Last, since your deck boards are on 45 degree angle, you cannot use standard (5/4) deck boards with 16" joist spacing, but are restricted to 2x6 deck boards (if PT). I would have built it with joists 12" in center, even with 2x10 joists. I can't tell what you have; composite materials are even weaker that PT.

It's done now, so question is what to do...I'd refer to load tables, pull a permit if required, and add adequate posts and cross beams...you can do this without rebuilding the entire deck. If you don't know how to read load tables, get someone who can (you can still do the manual work, but make sure it is designed and engineered well...do it right!).

Visualize what us happening without girders...a post is only supporting the vertical load of ONE joist, plus whatever load is transferred back to it at the end through the band boards at the end. Currently, your middle support posts are essentially only supporting ONE joist! Add girders across each set of posts...all vertical loads are shared across multiple posts, plus much more lateral support (no sway) for the posts. Girders also make it MUCH easier to build the deck, as you just lay and space the joists on the girder(s) as you build it!

Good luck with it...I've seen much worse in terms of underconstructed decks. On my previous new home, the builders deck wouldn't pass code...but the inspectors apparently focus on other issues when inspecting new homes.

Hope this is helpful.
 

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Wouldn't pass muster around here. Requirements around here are 6x6 posts minimum, 14 foot max post length, and diagonal bracing is required.

I'm harboring some doubt that the deck was built with a permit. Did your home inspector pick that up during the inspection?
 

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I agree with Aggie67; no way. After additional review of the pictures, you may need to start over...granted, not what you want to hear.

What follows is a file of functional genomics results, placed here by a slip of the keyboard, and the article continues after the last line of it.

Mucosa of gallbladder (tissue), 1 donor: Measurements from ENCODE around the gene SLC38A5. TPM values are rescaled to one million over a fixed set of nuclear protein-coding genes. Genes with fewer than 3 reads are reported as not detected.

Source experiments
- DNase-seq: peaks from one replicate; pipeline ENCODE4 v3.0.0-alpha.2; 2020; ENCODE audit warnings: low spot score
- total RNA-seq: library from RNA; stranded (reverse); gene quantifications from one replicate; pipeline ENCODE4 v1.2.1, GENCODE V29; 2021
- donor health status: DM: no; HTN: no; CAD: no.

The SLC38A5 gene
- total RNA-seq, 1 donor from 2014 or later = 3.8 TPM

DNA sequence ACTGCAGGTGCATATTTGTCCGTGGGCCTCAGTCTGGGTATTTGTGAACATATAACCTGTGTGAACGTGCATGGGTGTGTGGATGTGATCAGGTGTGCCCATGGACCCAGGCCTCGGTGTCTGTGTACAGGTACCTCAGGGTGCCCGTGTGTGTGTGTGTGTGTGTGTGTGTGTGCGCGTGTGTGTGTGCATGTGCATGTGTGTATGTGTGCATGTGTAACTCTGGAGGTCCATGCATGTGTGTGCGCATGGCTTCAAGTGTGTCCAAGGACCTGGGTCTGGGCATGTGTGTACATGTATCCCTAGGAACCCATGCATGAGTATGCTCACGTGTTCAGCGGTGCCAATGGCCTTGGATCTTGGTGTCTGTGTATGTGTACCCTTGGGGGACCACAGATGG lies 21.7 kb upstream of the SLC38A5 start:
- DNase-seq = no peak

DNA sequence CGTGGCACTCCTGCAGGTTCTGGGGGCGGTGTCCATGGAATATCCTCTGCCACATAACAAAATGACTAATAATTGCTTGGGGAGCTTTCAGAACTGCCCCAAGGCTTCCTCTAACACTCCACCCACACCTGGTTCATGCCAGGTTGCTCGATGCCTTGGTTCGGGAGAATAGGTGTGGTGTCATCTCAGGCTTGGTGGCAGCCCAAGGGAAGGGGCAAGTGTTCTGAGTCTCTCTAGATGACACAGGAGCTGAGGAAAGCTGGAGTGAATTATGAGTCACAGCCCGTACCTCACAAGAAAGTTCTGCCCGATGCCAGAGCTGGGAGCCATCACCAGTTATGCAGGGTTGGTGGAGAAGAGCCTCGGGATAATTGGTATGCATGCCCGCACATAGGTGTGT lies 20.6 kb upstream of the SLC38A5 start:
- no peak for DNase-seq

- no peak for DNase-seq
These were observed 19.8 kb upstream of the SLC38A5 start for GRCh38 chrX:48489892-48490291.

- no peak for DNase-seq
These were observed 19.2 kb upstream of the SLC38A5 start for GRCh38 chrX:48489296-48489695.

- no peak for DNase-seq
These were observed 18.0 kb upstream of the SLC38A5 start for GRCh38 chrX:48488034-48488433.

1) joists (visually) appear to be 24" on center; marginal if 2x6 deck boards, but yours are at a 45 degree...exceeding a 24" max span. Have you verified spacing? Deck board size?
2) it appears that there used to be a concrete patio under the deck that was cut away...with some of the posts resting on the old patio as a pad! No way...you must dig footers to code specified depth for EACH post.
3). Posts are undersized and unevenly spaced, and supported by ??? Some seem to be only resting on concrete. Secured how? Concrete in or on wood will rot, PT or not.
4) no evidence of double bands.
5). No girders (support beams) for the joists.
6) no blocking between joists.
7). How is the ledger fastened to the house band? Flashed properly? Bolted or lagged? Many areas will not allow lag bolts, but require through bolts.

These are not minor issues...think of the prying load being placed on the ledger board at the house when the deck sways (plus the dead load)! That's a mighty long lever (length of 2 decks)...and that's without a significant live load.

Get it inspected and engineer it right.
 

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After additional review of the pictures, you may need to start over...granted, not what you want to hear.
I think starting over is a bit much. It’s would be pretty easy to temp up that deck add joist and rework the post and beam to meet code.
 

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This is an existing deck, which for all we know may have met code at the time it was constructed, in which case it would presumably be grandfathered. I agree that discussing rebuild is way overkill at this point. The OPS started out wondering about bracing, and somehow this thread morphed into a forensic examination of all the problems with the deck. Possibly of interest to the OPS, possibly not. As for the bracing, it is certainly possible to add bracing to this deck, typically it would be done using 2x4 PT or 2x6 PT elements at approximately 45 degrees between posts, see Figure 22 in the "Prescriptive Residential Wood Deck Construction Guide" IRC 2006 edition for a full discussion about how to install the braces.
 

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It's not up to me...the question is whether it can be made to meet code by just addressing the posts and beams. It would still fail in my area due to joist spacing and inadequate banding (if confirmed).

I'd double check everything, given the shortcuts noted just from the pictures. This deck is a good example why code inspectors often don't like dealing with DIY's. I doubt a permit was ever pulled, and shame on the home inspector who didn't highlight these issues during the inspection prior to purchase by the new homeowner.

There are deck codes for a reason; code is the minimum requirement. People underestimate the loads on a deck, particularly with a large group if people using it. Failure of a deck can have disastrous consequences; it happens.
 

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It "morphed" as any structural changes to the deck structure in most areas would REQUIRE a permit, regardless of when the deck was built; it would have to be brought to current code.

The question was why there was excessive sway and how to address it. Causes are multiple, and addressing it will require structural changes. If a permit is required, the OPS might not like the answer.